perspectives

October 25, 2010

Seeing Things Differently

Faced with the challenges that come at managers every day, it’s easy to see how reactions happen almost without thinking.

Maybe even it would make the job impossible if we were unable to do things on autopilot at least some of the time.

So finding ways to take stock and respond with more consideration to situations, can be a tough call.

Being unable to take a breath and take time over making decisions can be frustrating and ultimately be detrimental to what you are trying to achieve.

This week take up the challenge to consider making a different decision to the one that comes immediately to mind, providing you with the opportunity to create outcomes that are unexpected.

For example, what might happen if you made no decision when asked? What could be the value in making a decision that is completely the opposite to what your gut reaction suggests?

There are other options that you can consider, when you just take that extra few moments to consider what you automatically would do – and consider the others by seeing the situation differently that you would typically.

And the reward might just be greater than you could possibly expect.

Filed under Blog, Management Basics, Managing Me by Martin

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April 7, 2010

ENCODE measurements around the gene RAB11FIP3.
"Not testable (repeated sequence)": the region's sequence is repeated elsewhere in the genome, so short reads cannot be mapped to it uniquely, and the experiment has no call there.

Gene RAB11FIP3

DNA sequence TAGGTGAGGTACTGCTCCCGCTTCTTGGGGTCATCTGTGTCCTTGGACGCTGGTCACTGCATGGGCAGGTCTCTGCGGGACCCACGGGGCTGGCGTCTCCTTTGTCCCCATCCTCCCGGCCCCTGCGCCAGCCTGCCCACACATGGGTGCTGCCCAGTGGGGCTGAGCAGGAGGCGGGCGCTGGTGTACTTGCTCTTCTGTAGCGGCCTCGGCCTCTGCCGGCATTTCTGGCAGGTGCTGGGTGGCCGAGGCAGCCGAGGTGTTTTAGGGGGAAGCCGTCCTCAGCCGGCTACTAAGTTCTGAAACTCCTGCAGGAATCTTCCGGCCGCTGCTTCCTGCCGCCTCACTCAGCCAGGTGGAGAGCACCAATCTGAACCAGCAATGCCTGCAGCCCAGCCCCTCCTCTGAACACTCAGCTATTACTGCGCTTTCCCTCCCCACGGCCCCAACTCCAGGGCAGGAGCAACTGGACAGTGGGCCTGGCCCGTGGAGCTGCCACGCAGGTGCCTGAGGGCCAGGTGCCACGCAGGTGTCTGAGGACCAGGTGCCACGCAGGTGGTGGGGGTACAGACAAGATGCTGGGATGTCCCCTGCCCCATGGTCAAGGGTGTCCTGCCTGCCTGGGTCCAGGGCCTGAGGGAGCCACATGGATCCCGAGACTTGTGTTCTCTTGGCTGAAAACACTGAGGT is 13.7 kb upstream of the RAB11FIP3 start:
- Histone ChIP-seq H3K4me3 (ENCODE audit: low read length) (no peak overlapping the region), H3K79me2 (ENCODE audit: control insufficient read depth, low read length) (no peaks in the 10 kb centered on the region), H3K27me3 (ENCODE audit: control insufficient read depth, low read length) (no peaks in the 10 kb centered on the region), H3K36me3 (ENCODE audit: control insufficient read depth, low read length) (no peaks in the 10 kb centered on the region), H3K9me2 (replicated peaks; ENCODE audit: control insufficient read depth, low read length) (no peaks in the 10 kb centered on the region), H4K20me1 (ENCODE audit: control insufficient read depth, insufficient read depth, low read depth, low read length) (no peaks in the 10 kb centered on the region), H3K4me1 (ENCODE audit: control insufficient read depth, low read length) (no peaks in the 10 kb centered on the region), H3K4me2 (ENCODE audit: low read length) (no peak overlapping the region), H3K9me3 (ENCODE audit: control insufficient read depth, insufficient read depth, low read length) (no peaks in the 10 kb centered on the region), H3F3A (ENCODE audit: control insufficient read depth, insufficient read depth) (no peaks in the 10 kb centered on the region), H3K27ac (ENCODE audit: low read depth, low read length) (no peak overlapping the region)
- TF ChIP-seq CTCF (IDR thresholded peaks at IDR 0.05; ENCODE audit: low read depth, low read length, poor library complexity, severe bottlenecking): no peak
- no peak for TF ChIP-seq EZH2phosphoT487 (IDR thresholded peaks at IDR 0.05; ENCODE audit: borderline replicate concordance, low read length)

Words We Hear – Open to Interpretation

Communication is the essence of great management.

Taking the time to spend time talking and most importantly listening to your people will always be the basis of the relationships we build. Yet how we interpret what we hear can be less than correct.

We cannot always assume that the words we hear mean what we think they do. We give trust to our experiences that have kept us safe, but in the world of work, this can let us down sometimes and we fail to make the best of people because of it.

Often what people say means something very different to them than it might to you. As a manager, you have the luxury of being able to detach from worrying too much about this, as your people will generally follow what you tell them to do – up to a point.

But this isn’t your whole answer. You need your people to be onside when it comes to the information you give out to them, so that they are aligned with the expectations you have of them.

More, when they don’t clearly understand what you mean, they will become frustrated when they do what they hear you want, only to find out subsequently, that this wasn’t really the case. This can seriously damage any relationship you have with them, especially when it happens more than once.

On the other hand, as a manager, it’s easy to place your interpretation on what you hear said and create assumptions based on this. Your beliefs about people can be spoiled by your interpretation of what was said, rather than making the effort to get under the skin of the detail and work really hard to understand what they really meant.

On both sides then, dissemination of information, attitudes and even simple comment is wide open to misinformation, because our ears are not theirs. The words that are said do not neccesarily have the same meaning as what we hear.

Whilst a solution to this is to double-check both that what you say is clearly understood by them and that what they say you have clearly understood, there is a further consideration to make.

Sometimes, you need to stand in a different place than you have always done. Your appreciation of what is said is subject to your own filters through which you hear the world.